November 30, 2015

Ray Lynch - Deep Breakfast, 1984

A classic. Deep Breakfast was the first independently produced record to be certified gold (and later platinum) by the RIAA. Lynch is a classically trained guitarist and lutenist with a background in spirituality (the record's title comes from a line in a book by controversial teacher Adi Da Samraj, under whom Lynch has studied: "You must be starved, old friend. Come into my apartments and we'll suffer through a deep breakfast of pure sunlight.").

Deep Breakfast is meticulously produced and instantly likable from beginning to end, so much so that it's a bit of an eye-roller. From what I understand it served as a new age gateway drug for hordes of listeners, but it's unusually diverse for the genre. Opener "Celestial Soda Pop" is exactly what it sounds like: plump, bubbly, and candy-sweet with synthetic harp. "The Oh Of Pleasure" is sublime and sounds like what might have happened if Enya were more interested in electric guitar patches (you may recognize it from Grand Theft Auto IV). "Falling In The Garden" is ponderous and pastoral, whereas "Rhythm In The Pews" is unabashedly playful, almost naïve, with hyper-precious baroque-isms (this is one of several tracks in which Lynch's classical background is most obvious). Closer "Tiny Geometries" is another favorite, with a Charles Cohen-esque shattered crystal introduction that unfolds into more familiar arpeggiations and eventually a searing new age epic. An excellent on-repeat record, and hard not to love.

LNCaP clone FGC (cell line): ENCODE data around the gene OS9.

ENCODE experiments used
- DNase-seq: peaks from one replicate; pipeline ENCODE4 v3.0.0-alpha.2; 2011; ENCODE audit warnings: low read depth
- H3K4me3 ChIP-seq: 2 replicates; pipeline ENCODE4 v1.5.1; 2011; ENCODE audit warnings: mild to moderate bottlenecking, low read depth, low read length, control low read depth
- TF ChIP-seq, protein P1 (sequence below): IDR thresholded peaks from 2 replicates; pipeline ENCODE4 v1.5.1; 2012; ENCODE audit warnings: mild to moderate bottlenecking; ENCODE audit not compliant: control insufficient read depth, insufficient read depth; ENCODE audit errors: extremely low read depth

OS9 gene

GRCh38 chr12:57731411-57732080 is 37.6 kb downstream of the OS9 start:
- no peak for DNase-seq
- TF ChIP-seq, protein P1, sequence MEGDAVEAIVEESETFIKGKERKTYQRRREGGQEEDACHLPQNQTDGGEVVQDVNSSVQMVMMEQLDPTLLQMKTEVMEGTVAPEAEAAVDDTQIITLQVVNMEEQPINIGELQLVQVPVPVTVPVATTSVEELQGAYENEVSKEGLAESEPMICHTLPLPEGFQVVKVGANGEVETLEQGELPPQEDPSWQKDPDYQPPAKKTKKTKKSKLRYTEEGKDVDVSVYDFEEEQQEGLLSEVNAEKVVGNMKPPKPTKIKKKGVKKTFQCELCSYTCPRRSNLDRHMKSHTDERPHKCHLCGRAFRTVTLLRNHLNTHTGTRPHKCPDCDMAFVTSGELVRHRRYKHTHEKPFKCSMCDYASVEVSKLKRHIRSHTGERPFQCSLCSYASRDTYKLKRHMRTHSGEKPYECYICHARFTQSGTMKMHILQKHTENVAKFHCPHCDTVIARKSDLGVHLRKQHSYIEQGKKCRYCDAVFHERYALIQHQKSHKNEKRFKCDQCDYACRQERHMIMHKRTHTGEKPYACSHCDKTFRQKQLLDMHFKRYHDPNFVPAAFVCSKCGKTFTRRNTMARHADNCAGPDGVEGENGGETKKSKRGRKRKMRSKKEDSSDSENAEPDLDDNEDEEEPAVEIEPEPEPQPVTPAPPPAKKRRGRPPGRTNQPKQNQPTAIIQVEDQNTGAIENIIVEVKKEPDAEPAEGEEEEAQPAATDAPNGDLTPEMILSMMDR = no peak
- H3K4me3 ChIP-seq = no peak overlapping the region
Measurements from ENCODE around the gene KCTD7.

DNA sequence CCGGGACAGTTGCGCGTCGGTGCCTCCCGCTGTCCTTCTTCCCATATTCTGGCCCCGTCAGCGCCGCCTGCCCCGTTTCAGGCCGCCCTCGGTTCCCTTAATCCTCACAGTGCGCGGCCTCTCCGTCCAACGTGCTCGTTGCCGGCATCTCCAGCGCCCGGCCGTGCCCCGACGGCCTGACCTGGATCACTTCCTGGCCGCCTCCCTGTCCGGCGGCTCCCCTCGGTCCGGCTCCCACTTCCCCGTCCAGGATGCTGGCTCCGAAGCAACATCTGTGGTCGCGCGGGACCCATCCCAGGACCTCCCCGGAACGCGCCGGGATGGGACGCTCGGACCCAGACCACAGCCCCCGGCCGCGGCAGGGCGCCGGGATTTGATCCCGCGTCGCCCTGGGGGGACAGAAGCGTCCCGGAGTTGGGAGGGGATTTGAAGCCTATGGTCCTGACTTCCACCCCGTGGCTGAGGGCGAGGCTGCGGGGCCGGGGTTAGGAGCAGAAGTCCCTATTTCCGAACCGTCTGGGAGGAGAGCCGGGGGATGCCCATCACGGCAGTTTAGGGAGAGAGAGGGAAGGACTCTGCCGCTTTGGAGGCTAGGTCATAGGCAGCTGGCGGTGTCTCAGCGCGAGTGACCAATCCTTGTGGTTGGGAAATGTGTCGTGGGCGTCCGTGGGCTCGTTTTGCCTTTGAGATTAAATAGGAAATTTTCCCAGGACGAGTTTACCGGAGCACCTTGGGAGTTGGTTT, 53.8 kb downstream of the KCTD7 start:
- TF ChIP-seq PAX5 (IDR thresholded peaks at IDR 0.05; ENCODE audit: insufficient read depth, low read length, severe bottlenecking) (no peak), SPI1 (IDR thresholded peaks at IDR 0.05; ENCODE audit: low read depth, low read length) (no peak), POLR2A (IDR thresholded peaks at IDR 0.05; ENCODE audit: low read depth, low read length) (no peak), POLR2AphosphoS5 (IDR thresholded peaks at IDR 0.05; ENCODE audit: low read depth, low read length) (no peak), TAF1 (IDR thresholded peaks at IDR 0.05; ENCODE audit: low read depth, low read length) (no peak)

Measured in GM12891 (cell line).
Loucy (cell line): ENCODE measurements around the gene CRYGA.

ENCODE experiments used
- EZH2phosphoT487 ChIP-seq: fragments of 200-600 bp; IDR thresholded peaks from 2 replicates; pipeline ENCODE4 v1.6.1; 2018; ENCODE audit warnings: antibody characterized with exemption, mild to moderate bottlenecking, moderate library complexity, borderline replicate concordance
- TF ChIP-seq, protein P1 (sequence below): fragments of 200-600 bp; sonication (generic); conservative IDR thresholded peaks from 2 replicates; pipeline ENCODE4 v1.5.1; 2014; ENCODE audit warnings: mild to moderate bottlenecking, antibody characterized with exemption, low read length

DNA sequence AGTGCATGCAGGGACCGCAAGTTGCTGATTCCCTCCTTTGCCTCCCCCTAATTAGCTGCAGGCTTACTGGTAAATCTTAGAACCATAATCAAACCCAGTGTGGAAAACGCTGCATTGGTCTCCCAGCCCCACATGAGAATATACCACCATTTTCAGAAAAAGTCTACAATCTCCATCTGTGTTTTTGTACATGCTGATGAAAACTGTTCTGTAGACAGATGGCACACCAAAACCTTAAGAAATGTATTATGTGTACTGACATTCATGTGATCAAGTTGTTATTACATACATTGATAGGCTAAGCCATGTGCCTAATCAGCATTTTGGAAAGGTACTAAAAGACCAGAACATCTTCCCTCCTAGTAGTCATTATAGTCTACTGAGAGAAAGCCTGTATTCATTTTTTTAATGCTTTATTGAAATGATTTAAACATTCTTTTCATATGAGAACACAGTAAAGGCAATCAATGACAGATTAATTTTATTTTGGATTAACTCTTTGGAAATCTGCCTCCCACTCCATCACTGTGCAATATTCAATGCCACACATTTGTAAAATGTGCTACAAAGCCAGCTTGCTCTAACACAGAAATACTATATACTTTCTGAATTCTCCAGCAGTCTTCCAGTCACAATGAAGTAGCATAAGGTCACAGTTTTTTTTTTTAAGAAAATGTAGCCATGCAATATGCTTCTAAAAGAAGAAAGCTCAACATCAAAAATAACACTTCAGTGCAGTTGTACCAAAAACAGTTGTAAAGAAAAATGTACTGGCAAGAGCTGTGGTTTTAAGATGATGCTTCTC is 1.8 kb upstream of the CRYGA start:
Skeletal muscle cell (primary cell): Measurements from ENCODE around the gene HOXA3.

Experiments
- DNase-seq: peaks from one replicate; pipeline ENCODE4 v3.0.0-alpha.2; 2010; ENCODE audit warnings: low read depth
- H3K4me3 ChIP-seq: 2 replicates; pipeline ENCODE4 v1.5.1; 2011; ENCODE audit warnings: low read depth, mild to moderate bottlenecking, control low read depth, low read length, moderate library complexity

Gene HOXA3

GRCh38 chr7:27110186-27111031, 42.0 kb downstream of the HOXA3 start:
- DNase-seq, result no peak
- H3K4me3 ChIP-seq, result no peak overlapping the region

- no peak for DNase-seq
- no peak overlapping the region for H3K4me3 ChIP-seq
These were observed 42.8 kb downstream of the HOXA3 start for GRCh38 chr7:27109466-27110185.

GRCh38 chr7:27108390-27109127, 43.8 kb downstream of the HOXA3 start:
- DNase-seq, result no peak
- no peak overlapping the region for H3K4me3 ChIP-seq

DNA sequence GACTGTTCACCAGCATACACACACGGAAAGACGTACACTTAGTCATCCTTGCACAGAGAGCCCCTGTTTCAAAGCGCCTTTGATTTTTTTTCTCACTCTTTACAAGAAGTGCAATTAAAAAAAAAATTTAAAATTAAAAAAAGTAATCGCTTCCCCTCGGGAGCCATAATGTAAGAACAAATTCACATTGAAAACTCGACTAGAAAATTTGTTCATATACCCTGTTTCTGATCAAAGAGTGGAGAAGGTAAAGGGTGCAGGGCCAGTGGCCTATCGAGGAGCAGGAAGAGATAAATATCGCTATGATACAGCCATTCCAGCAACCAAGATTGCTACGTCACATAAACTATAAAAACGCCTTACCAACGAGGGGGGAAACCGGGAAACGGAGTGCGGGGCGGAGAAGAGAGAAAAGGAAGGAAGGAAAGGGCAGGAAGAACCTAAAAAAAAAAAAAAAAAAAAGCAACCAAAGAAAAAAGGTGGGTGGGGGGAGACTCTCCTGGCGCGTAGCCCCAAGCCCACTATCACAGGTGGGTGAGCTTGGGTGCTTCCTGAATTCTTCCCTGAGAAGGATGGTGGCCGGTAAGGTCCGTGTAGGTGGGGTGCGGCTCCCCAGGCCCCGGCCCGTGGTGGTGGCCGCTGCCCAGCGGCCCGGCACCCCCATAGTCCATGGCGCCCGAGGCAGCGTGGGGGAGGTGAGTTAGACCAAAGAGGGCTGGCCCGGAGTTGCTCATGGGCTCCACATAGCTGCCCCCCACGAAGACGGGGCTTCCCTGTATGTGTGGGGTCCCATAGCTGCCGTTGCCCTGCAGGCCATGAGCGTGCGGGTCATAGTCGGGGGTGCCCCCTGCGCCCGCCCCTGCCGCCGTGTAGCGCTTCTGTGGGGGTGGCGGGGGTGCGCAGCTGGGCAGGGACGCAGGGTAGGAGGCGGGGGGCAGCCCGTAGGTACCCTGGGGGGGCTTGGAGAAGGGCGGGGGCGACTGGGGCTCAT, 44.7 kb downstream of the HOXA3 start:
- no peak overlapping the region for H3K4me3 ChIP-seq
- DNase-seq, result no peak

November 24, 2015

Marcos Valle - Marcos Valle, 1983

Guest post by Wesley P. Allard